To be clear, if we look at the draft treaty we published six or seven weeks ago with my team under the control of the European Council and the European Parliament, we have already colored green 80 percent of the contents with the Brits. Key points for the Lithuanian citizens living in the UK. 120,000 people among the 3.5 million European citizens living in the UK. We have secured the rights of all these people in the draft treaty. For their lives and all their rights. For themselves, for their families and for the duration of their lives. This point is agreed with the Brits. Obviously, the legal certainty will come only with the ratification.

We have agreed with the Brits for a very key point for your country, which is the financial settlement. The Brits agree to pay each and every commitment they have taken during their membership. That means that we have secured the financing of all the current programs, including the funds needed for Ignalina (nuclear power plant decommissioning), for instance.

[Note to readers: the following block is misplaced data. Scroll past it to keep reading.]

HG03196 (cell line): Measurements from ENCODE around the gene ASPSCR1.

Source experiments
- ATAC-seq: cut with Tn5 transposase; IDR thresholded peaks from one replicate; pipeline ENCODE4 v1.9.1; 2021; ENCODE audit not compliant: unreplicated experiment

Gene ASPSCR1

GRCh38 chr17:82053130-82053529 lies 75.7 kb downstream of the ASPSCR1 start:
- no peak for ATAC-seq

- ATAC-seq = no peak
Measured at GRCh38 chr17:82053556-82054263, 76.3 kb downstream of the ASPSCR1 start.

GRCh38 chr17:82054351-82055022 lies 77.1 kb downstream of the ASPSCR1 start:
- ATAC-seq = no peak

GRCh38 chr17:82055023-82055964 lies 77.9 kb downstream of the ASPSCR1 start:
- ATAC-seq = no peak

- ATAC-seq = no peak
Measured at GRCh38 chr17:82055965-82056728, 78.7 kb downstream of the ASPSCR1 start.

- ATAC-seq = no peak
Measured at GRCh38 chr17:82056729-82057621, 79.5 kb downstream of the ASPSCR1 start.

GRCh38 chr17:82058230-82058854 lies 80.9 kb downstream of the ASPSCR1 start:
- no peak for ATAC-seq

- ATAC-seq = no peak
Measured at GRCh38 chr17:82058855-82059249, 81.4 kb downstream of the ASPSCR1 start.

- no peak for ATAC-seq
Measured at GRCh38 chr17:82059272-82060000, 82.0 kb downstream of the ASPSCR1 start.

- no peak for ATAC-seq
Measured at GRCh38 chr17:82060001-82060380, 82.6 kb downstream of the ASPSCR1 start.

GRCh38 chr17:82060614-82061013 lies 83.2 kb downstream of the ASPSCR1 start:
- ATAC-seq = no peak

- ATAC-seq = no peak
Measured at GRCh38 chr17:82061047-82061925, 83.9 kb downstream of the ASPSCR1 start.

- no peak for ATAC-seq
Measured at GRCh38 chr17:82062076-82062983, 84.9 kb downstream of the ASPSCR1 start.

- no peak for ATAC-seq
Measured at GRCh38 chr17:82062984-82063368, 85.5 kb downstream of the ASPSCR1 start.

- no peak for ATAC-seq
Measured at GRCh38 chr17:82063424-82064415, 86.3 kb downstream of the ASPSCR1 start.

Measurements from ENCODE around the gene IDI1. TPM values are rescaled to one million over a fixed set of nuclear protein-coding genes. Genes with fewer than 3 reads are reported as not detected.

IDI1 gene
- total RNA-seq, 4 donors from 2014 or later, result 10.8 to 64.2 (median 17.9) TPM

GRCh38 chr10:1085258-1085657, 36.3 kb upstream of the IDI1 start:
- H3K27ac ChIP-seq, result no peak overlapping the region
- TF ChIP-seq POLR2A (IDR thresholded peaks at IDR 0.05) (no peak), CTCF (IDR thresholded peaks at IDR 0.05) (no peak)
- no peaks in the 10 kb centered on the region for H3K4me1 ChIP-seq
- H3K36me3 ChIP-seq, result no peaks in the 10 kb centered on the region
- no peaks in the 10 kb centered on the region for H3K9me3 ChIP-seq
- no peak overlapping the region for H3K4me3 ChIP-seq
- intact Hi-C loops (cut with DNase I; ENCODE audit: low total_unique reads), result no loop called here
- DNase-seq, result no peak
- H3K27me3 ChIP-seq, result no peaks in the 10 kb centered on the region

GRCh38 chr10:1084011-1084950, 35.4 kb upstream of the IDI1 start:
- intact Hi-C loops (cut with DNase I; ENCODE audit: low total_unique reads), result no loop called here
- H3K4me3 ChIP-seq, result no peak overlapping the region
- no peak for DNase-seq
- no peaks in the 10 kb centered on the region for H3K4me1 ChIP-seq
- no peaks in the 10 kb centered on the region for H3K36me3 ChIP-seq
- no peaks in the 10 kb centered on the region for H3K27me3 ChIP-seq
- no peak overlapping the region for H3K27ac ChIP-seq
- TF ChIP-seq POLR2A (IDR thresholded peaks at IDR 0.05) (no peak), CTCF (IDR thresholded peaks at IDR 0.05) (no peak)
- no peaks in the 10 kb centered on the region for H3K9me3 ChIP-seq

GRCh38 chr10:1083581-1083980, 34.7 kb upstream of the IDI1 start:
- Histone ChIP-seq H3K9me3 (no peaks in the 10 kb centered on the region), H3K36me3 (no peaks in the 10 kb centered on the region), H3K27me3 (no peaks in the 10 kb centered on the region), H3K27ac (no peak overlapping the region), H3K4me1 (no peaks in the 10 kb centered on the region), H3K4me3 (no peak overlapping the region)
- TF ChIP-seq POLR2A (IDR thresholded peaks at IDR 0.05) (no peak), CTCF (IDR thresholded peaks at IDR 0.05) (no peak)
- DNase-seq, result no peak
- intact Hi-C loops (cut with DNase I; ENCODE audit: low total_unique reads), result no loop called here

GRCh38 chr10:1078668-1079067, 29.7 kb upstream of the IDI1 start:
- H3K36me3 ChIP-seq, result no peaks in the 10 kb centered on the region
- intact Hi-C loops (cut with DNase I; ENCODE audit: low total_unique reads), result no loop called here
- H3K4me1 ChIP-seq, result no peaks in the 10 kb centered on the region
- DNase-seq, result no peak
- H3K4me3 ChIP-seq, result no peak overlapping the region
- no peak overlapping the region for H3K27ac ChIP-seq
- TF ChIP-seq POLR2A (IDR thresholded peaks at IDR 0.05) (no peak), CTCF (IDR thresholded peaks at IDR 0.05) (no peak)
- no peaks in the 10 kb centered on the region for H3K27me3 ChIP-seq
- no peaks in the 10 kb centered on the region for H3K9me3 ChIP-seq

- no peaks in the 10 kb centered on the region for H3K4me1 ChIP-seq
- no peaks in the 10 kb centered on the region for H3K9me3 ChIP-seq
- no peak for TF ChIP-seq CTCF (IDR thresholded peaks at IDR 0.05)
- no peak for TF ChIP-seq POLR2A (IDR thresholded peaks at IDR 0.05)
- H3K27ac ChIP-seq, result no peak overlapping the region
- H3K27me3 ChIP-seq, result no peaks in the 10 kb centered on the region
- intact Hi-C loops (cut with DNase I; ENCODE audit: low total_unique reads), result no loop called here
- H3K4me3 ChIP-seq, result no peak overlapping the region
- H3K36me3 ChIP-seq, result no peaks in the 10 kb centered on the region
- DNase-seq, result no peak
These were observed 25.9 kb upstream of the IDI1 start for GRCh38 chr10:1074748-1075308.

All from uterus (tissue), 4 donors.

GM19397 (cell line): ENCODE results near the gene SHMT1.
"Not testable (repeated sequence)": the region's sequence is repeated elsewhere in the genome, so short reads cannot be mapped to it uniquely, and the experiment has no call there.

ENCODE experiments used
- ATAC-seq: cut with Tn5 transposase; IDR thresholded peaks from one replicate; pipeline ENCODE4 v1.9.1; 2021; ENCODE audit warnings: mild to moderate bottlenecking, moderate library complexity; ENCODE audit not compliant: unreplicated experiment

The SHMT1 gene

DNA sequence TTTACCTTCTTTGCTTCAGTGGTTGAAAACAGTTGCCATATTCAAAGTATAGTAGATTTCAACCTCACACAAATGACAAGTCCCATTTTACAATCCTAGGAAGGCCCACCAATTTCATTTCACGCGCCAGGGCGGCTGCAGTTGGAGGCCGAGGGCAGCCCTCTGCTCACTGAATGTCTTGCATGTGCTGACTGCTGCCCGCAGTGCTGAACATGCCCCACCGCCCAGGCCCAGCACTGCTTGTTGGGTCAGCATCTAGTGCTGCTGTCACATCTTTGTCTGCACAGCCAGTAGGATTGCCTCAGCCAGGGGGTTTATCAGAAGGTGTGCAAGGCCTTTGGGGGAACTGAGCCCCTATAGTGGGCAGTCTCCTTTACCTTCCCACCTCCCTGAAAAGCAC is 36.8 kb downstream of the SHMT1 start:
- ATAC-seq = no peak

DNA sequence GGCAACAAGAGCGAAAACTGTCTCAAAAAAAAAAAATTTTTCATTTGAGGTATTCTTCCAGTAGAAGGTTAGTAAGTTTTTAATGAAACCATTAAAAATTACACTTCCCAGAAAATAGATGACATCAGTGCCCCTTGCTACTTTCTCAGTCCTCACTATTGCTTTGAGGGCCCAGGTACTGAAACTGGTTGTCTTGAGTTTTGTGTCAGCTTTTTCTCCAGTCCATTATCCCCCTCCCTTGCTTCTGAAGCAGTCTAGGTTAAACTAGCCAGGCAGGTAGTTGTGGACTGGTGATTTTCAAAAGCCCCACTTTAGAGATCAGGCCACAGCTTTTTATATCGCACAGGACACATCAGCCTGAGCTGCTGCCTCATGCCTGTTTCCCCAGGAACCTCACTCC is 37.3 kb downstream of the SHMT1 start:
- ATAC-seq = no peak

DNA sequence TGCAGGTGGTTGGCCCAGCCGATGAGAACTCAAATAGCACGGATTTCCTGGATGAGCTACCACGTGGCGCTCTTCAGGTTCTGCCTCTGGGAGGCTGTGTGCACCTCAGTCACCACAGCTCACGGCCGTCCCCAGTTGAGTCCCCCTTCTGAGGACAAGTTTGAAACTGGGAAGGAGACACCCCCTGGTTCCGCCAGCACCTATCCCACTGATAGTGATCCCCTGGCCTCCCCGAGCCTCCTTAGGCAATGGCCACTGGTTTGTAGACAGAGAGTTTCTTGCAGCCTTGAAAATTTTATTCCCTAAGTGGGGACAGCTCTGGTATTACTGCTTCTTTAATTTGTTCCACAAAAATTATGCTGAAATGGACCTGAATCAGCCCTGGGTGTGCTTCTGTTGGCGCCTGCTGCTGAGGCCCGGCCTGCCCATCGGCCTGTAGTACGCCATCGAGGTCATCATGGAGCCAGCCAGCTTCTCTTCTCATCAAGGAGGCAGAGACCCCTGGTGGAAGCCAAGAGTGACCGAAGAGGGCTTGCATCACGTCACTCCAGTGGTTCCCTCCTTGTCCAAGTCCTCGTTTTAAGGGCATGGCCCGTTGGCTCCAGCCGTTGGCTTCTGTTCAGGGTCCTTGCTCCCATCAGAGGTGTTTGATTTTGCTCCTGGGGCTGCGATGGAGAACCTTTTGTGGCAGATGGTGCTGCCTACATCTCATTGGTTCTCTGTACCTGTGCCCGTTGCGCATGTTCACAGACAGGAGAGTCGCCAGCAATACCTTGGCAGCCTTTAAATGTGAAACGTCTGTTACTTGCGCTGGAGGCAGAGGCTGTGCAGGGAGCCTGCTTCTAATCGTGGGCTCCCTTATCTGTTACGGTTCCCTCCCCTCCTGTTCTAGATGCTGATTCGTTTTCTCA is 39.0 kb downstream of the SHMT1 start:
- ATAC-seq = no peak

So, now we have to reach an agreement for the 20 percent that remain, which are the most difficult. Governance of the treaty and the Irish case around the Northern Ireland.

BNS: Have you ever wondered what would happen to the EU and to the UK after Brexit if there is no deal in place?

Barnier: Number one, there is no added value to Brexit. Brexit is a lose-lose negotiation. Number two, if there is no deal, it will be a cliff edge and the UK will fall into a situation of a third country in the framework of the World Trade Organization. That means tariff barriers and controls everywhere for every good coming inside the EU. We are prepared. It is not my option.

As for the EU, we will remain in the single market. Our main asset is this ecosystem of rules, standards, common certification for products and common regulation for financial services.

440 million people and 22 million businesses will remain. We are protected by the single market.